# Why does chlorine oxidise iron to iron(III), not iron(II)?

I was asked to predict the product of the reaction between iron metal and chlorine gas:

$$\ce{Fe +Cl2->} ?$$

The product here is supposed to be $$\ce{FeCl3}$$. But how would we know if the product is $$\ce{FeCl2}$$ or $$\ce{FeCl3}$$? Why should it be $$\ce{FeCl3}$$ and not $$\ce{FeCl2}$$?

## 1 Answer

The enthalpy of formation ($$\Delta H_\mathrm{f}^\circ$$) of $$\ce{FeCl3}$$ is $$\pu{-399.49 kJ mol-1}$$, while the $$\Delta H_\mathrm{f}^\circ$$ of $$\ce{FeCl2}$$ is $$\pu{-341.79 kJ mol-1}$$. This means that $$\ce{FeCl3}$$ is $$\pu{57.7 kJ mol-1}$$ more stable than $$\ce{FeCl2}$$, a considerable amount. This means that it is more thermodynamically favorable for $$\ce{FeCl3}$$ to form than $$\ce{FeCl2}$$, likely due to the larger lattice energy.

Furthermore, in the +2 oxidation state, one electron remains paired in the $$\mathrm{3d}$$ orbital. When $$\ce{Fe}$$ is in the +3 oxidation state, however, it has a half filled $$\mathrm{3d}$$ orbital, a state which is known to be particularly stable, which you can read about further here.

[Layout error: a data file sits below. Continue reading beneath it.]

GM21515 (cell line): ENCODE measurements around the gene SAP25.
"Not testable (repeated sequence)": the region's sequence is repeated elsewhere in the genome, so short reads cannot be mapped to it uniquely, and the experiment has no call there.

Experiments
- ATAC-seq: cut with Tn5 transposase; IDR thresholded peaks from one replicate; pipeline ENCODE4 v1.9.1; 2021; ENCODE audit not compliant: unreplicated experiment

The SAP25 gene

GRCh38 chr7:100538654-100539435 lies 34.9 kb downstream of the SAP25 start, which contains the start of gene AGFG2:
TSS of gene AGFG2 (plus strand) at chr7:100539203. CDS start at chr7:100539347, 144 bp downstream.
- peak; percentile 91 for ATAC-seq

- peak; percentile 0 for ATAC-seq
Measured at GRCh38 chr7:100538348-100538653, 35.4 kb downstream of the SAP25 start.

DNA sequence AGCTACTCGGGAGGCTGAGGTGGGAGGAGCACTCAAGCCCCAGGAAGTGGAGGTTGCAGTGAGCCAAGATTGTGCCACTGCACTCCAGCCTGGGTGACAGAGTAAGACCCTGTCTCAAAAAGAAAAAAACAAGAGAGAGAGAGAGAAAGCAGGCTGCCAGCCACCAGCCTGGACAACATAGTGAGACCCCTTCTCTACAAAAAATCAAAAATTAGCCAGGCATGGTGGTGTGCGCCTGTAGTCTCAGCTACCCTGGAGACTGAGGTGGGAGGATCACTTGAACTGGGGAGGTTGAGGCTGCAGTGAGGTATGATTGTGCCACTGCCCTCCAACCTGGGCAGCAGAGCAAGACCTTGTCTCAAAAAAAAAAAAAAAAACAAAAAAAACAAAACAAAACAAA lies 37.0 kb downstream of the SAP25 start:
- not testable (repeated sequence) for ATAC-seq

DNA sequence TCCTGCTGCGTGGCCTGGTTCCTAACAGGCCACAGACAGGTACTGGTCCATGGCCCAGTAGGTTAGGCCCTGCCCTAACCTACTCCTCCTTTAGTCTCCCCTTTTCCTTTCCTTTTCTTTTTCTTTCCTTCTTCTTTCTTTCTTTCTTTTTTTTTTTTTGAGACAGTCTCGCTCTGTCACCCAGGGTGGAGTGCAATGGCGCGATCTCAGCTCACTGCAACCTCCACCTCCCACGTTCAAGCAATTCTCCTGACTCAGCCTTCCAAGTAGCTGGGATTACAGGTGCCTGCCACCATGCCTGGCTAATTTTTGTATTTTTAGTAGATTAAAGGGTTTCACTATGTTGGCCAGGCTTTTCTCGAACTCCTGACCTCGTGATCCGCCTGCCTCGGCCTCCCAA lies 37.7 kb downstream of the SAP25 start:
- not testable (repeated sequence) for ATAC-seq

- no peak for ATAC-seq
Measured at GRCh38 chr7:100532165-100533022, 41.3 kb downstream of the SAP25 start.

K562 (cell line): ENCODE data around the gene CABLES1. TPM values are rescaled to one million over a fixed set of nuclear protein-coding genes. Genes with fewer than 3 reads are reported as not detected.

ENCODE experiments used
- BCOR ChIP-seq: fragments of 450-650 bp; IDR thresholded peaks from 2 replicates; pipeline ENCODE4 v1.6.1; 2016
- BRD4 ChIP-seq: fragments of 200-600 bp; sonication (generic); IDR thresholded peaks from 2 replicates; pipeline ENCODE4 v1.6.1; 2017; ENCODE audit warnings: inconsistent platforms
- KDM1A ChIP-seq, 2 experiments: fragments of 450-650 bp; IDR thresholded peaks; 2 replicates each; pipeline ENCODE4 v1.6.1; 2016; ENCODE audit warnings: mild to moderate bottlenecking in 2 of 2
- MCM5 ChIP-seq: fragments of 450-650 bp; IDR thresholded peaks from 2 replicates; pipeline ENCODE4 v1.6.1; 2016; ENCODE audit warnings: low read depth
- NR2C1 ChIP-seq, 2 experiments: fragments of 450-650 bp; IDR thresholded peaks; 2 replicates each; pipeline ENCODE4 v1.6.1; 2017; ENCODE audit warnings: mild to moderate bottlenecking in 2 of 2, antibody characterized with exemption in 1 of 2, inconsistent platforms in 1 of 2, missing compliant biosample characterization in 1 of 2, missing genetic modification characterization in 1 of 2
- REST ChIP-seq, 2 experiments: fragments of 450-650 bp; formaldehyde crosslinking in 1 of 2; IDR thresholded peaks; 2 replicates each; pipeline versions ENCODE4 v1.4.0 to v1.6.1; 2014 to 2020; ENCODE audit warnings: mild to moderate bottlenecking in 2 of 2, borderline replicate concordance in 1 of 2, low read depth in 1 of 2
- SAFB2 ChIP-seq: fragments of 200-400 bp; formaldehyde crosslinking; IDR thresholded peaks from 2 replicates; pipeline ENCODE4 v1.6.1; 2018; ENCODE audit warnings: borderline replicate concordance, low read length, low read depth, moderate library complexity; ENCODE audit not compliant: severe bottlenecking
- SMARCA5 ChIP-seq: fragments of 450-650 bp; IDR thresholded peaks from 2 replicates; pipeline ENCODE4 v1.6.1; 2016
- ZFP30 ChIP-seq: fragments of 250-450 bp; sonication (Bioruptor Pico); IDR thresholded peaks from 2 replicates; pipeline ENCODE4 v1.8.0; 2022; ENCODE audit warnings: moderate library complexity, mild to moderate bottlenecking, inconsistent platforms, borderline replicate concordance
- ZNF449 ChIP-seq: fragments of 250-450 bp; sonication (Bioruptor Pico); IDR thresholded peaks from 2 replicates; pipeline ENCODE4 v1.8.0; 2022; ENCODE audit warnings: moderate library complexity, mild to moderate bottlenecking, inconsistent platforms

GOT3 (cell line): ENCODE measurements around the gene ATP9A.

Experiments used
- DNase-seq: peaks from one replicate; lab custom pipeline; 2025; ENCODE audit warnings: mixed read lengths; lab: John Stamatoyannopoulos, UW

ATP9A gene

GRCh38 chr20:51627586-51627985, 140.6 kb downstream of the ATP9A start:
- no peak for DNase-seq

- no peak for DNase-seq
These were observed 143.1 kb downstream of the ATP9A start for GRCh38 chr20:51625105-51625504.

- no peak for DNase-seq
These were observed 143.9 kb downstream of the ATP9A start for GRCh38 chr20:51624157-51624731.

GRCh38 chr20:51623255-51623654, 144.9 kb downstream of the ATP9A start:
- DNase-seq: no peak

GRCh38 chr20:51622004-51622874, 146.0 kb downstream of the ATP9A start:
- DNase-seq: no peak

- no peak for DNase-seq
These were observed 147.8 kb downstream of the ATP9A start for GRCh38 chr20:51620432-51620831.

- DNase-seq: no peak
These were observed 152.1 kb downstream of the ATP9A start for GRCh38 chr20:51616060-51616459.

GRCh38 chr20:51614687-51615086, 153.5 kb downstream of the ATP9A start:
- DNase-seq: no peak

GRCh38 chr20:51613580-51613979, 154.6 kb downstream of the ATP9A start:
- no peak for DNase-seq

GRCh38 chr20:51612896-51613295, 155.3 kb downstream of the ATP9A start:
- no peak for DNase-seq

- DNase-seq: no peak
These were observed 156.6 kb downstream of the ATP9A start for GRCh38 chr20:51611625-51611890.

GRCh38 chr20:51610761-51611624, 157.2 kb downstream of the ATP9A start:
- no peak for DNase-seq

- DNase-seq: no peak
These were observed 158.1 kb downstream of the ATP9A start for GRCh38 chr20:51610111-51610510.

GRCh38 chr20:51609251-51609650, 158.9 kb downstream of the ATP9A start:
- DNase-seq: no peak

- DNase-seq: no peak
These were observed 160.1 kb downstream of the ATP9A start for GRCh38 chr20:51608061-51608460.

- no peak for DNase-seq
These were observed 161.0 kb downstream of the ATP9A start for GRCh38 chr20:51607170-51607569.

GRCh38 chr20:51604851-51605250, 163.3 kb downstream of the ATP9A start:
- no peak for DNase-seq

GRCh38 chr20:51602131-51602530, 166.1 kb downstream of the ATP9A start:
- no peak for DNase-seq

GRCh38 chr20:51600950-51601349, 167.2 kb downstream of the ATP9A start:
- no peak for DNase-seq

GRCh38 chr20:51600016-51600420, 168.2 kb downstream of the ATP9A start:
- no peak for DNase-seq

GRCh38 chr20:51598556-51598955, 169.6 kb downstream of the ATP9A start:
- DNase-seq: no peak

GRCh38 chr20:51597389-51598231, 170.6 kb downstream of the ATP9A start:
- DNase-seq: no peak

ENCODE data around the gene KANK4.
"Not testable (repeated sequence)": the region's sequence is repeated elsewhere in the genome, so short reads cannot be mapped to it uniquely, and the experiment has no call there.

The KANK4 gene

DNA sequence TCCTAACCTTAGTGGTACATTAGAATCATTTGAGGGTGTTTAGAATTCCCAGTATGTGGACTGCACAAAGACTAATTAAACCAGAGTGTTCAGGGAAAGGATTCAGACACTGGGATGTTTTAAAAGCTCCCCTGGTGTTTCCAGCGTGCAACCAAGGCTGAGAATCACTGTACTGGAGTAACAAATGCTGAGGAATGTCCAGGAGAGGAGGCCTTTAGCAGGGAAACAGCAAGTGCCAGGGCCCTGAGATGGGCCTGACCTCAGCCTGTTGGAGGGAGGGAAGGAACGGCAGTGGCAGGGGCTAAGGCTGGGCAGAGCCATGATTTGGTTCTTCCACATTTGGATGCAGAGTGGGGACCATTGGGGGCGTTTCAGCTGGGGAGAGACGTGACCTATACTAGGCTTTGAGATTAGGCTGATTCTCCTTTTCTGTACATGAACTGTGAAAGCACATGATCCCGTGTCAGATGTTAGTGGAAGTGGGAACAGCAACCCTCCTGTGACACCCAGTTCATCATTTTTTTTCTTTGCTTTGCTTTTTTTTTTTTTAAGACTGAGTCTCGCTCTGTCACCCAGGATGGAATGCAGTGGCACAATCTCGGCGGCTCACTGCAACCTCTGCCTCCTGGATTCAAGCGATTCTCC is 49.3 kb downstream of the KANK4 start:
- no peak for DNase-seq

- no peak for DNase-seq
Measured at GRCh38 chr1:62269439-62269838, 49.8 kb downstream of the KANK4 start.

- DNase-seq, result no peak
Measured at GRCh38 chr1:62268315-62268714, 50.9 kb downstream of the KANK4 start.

• That's true, but I think there is more to the question. See, when you encounter some simple reaction, do you literally reach for the reference book to check the enthalpies? I don't think so. Then how do we really predict things like this? I imagine an ordered row of redox potentials (without numbers, just the order) and think in terms like "OK, chlorine is strong, it will drive iron all the way to +3..." But then again, maybe I am idealizing it, maybe we just remember all simple reactions and use the reference book for the not-so-simple ones? – Ivan Neretin Oct 13 '15 at 9:26
• This does not really answer it - it doesn't really matter which is more thermodynamically stable. – Mithoron Oct 13 '15 at 10:53
• It is thermodynamically stable for diamond to spontaneously turn to graphite at room temperature. This does not mean we observe it to do so. – Ali Caglayan Oct 13 '15 at 16:26